San Francisco tech giant, Facebook, revealed that its cryptocurrency called Libra would be backed by a basket of currencies around the world with the U.S. dollar being the biggest backer. However, it is interesting that while most of the world’s strongest currencies like U.S. dollar, euro, yen, sterling and Singapore dollar, the Chinese yuan will not be backing the ambitious cryptocurrency project of the tech company.
The news was first reported by a local news outlet in Germany, Der Spiegel, that refers to a letter that Facebook sent explaining their plans for the infamous cryptocurrency.
The letter, which was a response from the tech company to German legislator Fabio De Masi, Facebook said that the Libra money would be backed by the U.S. dollar, which comprises 50% of the basket. Other backers include euro with 18%, the yen with 14%, the British pound with 11% and the Singapore dollar with 7%.
The Libra venture of Facebook has since been the subject of regulatory scrutiny over the company’s data privacy reputation. More than that, regulators, central banks, and financial regulators around the world have since been expressing their concerns over the potential of the Libra currency to disrupt the global financial system.
Most recently, France and Germany said that they would totally block Libra from operating in their countries because they believed that there should be no private entity that should claim monetary powers.
No new money will be created by Facebook Libra
Since the announcement of the Facebook Libra venture back in June, the company has been mum amid the criticisms but last week, David Marcus, head of Facebook’s Calibra, the supposed wallet for the currency, attempted to debunk the regulatory concerns that have been hurled against the venture.
“Recently, there’s been a lot of talk about how Libra could threaten the sovereignty of Nations when it comes to money. I wanted to take the opportunity to debunk that notion,” wrote on Twitter.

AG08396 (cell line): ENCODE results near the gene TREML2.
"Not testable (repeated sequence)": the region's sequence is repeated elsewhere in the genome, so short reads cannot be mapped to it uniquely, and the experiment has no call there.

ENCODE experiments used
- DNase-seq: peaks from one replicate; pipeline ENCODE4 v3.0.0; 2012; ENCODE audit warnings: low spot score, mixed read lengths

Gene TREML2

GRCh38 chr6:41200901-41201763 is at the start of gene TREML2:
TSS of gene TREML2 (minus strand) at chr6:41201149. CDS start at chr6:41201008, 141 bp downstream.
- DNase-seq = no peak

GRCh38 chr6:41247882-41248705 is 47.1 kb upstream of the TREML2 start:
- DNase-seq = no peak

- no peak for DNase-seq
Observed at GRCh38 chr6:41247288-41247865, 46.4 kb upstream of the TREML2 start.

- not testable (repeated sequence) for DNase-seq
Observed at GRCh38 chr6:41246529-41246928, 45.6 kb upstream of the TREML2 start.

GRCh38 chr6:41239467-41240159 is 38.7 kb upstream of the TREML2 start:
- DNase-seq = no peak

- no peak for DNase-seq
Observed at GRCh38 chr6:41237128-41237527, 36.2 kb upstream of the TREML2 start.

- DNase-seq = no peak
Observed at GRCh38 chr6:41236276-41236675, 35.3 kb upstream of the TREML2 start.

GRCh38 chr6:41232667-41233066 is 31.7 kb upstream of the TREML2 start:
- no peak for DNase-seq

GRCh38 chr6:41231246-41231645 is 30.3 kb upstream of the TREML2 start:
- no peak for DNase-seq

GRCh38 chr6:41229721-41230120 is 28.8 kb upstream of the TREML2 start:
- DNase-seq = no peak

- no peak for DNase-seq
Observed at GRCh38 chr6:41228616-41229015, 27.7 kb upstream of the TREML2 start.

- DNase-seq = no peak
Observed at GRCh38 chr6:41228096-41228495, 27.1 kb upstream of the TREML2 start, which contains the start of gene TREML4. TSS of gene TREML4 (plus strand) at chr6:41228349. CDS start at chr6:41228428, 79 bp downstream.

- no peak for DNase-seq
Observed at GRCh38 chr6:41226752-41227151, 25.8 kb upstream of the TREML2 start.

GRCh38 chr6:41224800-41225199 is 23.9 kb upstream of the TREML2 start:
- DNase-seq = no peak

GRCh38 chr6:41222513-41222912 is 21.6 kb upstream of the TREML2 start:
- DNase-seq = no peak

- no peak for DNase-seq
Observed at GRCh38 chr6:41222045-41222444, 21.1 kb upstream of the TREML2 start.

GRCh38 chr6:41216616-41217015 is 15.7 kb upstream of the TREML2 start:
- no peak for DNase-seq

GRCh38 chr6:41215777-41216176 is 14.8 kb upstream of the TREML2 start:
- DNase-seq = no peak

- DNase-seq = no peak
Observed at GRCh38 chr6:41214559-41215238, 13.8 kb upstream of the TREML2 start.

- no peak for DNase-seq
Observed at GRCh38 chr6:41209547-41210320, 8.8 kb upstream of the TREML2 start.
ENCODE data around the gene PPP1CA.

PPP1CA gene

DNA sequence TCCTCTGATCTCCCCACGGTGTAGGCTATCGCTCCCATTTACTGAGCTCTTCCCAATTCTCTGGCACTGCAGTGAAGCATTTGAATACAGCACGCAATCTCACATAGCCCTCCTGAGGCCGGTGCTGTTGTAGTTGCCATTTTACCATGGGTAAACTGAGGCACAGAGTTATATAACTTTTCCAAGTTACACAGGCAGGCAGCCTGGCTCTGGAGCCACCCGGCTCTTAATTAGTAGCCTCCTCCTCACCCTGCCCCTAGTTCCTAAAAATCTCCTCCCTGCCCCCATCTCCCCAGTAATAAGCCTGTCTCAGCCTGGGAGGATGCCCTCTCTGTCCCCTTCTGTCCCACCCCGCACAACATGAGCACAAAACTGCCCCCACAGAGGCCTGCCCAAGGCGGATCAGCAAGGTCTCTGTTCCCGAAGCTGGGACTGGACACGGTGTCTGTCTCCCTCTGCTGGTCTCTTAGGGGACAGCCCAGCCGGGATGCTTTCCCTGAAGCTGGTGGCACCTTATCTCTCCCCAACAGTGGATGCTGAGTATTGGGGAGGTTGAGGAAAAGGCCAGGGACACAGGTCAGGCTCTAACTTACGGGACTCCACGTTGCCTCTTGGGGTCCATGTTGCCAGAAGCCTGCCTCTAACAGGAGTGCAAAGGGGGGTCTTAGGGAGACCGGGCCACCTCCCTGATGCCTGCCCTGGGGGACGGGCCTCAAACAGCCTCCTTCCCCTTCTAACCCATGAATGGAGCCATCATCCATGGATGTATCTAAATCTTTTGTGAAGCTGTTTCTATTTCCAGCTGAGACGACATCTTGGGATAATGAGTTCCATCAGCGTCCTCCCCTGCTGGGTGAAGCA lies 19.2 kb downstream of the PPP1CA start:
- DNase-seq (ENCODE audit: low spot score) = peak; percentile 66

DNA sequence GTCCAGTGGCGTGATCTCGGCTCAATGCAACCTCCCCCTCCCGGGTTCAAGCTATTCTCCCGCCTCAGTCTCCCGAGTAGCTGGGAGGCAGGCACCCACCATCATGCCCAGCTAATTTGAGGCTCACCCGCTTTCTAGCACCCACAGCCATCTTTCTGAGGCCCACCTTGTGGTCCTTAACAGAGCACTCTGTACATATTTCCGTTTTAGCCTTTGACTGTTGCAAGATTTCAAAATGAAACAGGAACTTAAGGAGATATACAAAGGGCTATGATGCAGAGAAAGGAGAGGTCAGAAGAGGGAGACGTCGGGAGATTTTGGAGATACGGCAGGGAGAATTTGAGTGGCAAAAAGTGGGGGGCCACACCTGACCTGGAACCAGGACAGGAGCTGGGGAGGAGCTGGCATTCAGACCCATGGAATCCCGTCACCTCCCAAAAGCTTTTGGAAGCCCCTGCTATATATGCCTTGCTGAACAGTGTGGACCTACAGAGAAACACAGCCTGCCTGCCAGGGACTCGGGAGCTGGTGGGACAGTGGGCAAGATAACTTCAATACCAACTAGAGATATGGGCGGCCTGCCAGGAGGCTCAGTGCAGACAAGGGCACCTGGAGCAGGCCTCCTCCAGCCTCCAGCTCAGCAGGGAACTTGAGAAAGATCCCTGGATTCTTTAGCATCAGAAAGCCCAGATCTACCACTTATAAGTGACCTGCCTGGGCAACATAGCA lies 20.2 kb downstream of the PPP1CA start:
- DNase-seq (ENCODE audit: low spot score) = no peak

Marcus explained that Libra would be backed by strong currencies around the world, which means that for every one Libra, there will be a corresponding real-life currency to back it up.
“Libra is designed to be a better payment network and system running on top of existing currencies, and delivering meaningful value to consumers all around the world,” he said. “Libra will be backed 1:1 by a basket of strong currencies. This means that for any unit of Libra to exist, there must be the equivalent value in its reserve.”
There will be no new money that will be created for Libra to work, Marcus said. He added that creating money is still in the hands of sovereign nations.
“We will continue to engage with Central Banks, Regulators, and lawmakers to ensure we address their concerns through Libra’s design and operations,” he added.
No Chinese yuan for Facebook Libra
As earlier mentioned, Libra currency will be backed by a basket of strong currencies except for China’s yuan. This is an interesting element in the story as China has since been adamant on Facebook plans to launch its own cryptocurrency.
China’s central bank has even announced that they are expediting their plans to create their own cryptocurrency as a response to the emergence of Facebook’s Libra. Earlier reports revealed that People’s Bank of China (PBOC), the nation’s central bank, has committed to fast-track the development of a digital currency that Communist China can control.
China has already given the go-signal for the PBOC to start with the next steps in developing its digital currency, said Wang Xin, director of the PBOC Research Bureau. Wang said that this move would “counterbalance” the risks that ventures like Libra are posing to the global financial market.
“A digital currency issued by the central bank can improve the efficiency of monetary policy, and help to optimize the payment system,” he said.